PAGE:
To examine the survival of mice inoculated with PR8 solution, PBS was administered intranasally 3 days after inoculation of the mice with PR8. After nasal inoculation with PR8, the mice were monitored for 14 days to assess the survival rate.

Statistical analyses.

Cytokine concentrations were compared by means of Student's t test and Dunnett's test. The differences in titers of virus in the nasal wash were examined by means of Dunnett's test. The differences in survival rates were examined by means of Fisher's exact test. Probability values of less than 5% were considered significant.

RESULTS

Effect of intranasal administration of LcS on production of various cytokines by MLN cells.

In experiment 1, we investigated the effect of intranasal administration of LcS on production of various cytokines by MLN cells (Fig. (Fig.1).1). When the cells were cultured in the absence of ConA, no significant differences in the concentrations of IFN-γ, TNF-α, or IL-4 (Fig. (Fig.1B,1B, C, and D) were observed, but the concentrations of IL-12 were significantly (P < 0.01) different (Fig. (Fig.1A).1A). The IL-12 concentrations in the case of the LcS 200 group and the control group were 970 ± 35 and 400 ± 130 pg/ml, respectively. The mean IL-12 concentration in the case of the LcS 200 group was about 2.5 times higher than that for the control group.

FIG. 1
Effect of intranasal administration of LcS to mice on production of IL-12, IFN-γ, TNF-α and IL-4 by MLN cells. MLN cells from mice administered LcS 0 (control) (□), LcS 20 (An external file that holds a picture, illustration, etc.
Object name is permzspch032.gif), or LcS 200 (■) intranasally were cultured in ...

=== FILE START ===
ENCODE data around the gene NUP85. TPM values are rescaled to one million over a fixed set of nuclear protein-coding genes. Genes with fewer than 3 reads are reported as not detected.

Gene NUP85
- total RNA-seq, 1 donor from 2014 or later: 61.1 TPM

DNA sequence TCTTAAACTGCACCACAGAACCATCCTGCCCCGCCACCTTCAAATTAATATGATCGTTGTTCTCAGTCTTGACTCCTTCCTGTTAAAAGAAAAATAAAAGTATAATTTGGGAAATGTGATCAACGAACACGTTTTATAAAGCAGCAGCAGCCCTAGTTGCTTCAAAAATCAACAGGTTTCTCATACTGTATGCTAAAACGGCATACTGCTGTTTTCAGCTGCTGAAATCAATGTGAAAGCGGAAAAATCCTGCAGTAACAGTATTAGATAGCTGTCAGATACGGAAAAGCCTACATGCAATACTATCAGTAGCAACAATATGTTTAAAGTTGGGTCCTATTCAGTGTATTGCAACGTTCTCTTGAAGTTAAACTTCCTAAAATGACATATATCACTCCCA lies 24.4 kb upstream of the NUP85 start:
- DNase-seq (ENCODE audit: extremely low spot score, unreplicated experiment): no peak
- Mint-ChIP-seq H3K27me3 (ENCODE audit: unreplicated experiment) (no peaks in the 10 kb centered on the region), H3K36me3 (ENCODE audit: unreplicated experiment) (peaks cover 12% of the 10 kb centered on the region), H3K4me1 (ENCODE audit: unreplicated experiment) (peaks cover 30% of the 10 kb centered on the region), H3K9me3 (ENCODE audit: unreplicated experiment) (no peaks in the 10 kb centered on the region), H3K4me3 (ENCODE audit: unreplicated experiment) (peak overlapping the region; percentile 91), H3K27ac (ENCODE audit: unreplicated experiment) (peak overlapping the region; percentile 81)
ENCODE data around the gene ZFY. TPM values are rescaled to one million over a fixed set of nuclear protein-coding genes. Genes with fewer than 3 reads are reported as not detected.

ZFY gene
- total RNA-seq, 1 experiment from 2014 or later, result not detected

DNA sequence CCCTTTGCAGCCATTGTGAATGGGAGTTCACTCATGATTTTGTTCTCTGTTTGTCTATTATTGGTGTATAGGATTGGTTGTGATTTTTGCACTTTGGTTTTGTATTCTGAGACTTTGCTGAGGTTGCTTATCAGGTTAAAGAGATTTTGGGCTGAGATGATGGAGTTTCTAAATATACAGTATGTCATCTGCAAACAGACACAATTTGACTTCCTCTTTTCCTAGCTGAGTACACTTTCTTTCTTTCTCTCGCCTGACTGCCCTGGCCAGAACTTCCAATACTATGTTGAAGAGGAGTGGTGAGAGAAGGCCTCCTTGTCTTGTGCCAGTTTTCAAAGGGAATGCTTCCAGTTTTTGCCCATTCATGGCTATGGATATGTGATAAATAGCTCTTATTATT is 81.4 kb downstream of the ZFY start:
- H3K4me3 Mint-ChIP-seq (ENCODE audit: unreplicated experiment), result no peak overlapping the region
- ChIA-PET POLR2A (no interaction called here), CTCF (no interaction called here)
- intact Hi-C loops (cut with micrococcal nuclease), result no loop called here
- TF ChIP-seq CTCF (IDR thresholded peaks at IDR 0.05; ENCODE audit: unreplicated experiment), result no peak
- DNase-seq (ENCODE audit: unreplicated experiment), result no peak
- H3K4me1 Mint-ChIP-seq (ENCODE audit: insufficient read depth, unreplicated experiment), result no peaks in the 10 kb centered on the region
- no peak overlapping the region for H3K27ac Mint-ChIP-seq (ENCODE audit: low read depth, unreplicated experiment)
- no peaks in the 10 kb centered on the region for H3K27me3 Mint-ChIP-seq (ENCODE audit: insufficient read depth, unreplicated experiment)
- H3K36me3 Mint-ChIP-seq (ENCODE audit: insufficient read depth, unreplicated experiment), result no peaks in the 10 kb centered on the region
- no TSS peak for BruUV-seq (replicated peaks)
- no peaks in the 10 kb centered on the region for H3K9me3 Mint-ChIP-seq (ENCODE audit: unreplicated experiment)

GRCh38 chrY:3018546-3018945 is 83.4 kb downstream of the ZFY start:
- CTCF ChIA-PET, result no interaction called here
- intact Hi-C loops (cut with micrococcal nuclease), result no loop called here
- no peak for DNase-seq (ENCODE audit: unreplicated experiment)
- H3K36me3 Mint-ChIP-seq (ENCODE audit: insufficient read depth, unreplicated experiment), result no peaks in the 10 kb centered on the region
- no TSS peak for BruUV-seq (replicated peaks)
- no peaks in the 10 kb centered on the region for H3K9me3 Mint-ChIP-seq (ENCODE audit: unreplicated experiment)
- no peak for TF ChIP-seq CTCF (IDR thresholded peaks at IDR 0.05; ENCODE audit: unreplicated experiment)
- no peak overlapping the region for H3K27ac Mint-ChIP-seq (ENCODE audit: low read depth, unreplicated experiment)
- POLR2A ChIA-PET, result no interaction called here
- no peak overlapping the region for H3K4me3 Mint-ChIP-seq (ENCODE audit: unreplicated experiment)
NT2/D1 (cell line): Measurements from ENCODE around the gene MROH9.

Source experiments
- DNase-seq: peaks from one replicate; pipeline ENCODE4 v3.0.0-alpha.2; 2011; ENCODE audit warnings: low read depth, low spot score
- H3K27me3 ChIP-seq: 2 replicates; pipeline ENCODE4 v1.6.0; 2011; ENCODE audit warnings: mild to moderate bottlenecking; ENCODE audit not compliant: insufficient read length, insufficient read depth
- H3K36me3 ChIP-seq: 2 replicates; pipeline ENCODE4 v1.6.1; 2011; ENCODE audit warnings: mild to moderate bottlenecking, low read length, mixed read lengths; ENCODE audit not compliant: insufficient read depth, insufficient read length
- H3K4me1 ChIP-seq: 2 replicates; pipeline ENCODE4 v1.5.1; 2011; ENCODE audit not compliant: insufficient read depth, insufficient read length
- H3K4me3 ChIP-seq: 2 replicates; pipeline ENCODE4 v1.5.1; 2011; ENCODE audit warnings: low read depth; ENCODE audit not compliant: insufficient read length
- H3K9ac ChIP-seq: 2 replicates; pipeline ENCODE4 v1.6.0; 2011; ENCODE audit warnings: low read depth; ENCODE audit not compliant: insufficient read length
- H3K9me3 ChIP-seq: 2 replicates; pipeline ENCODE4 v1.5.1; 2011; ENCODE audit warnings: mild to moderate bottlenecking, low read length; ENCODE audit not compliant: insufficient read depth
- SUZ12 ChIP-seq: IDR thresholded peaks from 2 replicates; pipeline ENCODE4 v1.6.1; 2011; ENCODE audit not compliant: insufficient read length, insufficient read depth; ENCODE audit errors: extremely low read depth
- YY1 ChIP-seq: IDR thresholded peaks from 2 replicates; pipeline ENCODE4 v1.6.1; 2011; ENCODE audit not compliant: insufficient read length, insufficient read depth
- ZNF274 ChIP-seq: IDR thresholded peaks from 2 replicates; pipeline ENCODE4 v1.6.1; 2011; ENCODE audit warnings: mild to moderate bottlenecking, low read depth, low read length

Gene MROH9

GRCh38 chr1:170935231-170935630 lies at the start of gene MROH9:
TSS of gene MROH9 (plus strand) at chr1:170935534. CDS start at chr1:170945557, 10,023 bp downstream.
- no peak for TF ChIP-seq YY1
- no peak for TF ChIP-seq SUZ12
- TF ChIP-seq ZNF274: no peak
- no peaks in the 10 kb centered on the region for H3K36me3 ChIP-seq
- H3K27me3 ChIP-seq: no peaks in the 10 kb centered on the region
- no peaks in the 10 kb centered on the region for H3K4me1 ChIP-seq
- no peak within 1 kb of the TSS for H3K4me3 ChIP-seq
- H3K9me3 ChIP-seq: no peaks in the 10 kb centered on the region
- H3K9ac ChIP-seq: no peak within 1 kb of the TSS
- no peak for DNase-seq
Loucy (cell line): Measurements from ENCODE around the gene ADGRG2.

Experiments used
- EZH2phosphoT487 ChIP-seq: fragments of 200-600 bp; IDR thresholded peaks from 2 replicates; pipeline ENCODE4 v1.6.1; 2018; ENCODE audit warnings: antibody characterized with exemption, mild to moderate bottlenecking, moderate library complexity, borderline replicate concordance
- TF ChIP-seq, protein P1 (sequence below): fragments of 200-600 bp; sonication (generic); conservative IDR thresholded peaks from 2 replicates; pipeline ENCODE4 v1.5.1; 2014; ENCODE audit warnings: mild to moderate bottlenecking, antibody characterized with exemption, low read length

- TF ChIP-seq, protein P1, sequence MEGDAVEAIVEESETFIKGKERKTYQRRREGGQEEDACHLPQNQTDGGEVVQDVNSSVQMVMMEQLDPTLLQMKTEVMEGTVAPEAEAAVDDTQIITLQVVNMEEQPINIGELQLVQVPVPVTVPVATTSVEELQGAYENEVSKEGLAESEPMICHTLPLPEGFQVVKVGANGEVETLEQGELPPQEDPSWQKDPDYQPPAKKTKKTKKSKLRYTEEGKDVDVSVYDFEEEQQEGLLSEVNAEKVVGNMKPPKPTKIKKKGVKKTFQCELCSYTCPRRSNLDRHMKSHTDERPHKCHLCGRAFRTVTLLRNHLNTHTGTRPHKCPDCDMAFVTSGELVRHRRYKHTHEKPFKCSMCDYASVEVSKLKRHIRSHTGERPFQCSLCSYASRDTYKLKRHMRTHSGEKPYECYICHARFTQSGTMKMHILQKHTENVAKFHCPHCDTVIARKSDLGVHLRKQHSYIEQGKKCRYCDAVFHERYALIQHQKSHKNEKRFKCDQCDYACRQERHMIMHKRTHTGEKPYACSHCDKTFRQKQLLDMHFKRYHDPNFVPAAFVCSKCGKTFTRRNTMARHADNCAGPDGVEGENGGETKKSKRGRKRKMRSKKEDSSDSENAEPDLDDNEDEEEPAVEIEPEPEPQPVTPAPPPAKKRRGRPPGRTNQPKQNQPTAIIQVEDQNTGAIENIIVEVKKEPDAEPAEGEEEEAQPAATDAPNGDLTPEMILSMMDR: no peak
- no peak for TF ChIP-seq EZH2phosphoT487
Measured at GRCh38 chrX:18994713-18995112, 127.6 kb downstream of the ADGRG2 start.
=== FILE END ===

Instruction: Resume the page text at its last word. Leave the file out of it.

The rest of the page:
In the next study, we measured production of various cytokines by MLN cells stimulated with ConA, which was T-cell mitogen, to prove the activation of T cells by intranasal administration of LcS (Fig. (Fig.1).1). The concentrations of IL-12, TNF-α, and IL-4 were not significantly different among the three groups (Fig. (Fig.1A,1A, C, and D). However, the IFN-γ concentration in the case of the LcS 200 group was significantly (P < 0.01) different from that for the control group (Fig. (Fig.1B).1B). The IFN-γ concentrations in the case of the LcS 200 and control groups were 1,180 ± 220 and 510 ± 160 pg/ml, respectively. The concentrations of IL-12, IFN-γ, TNF-α, and IL-4 in the case of the LcS 20 group were not different from those for the control group.

Effect of intranasal administration of LcS on production of various cytokines by MLN cells cultured in the presence of PR8.

In experiment 2, we investigated the effect of intranasal administration of LcS on production of various cytokines by MLN cells stimulated with purified PR8 (Fig. (Fig.2).2). The most effective dose of purified PR8 was 20 μg of protein/ml. The IL-12 concentration in the case of the LcS 200 group was about 3 times higher than that for the control group, and the difference was statistically significant (P < 0.01). The IFN-γ concentrations for the control and LcS 200 groups were 34.0 ± 20 and 2,670 ± 450 pg/ml, respectively (Fig. (Fig.2B),2B), and the difference was statistically significant (P < 0.001). The TNF-α concentration in the case of the LcS 200 group was more than 80 times higher than that for the control group (Fig. (Fig.2C).2C). There was no difference in IL-4 production between the control and LcS 200 groups (Fig. (Fig.2D).2D).

FIG. 2
Effect of intranasal administration of LcS to mice on production of IL-12, IFN-γ, TNF-α, and IL-4 by MLN cells stimulated with purified PR8. MLN cells from mice administered LcS 0 (control) (□) or LcS 200 (■) intranasally ...

Effect of intranasal administration of LcS on the titer of virus in the nasal wash of mice inoculated with PR8.

As shown in Fig. Fig.3,3, the titers of virus for the control, LcS 20, and LcS 200 groups were 102.1 ± 1.0, 102.3 ± 0.8 and 100.9 ± 0.6, respectively. There was no difference in titers of virus between the LcS 20 and control groups, but the titer of virus in the case of the LcS 200 group was significantly (P < 0.01) lower than that for the control group.

FIG. 3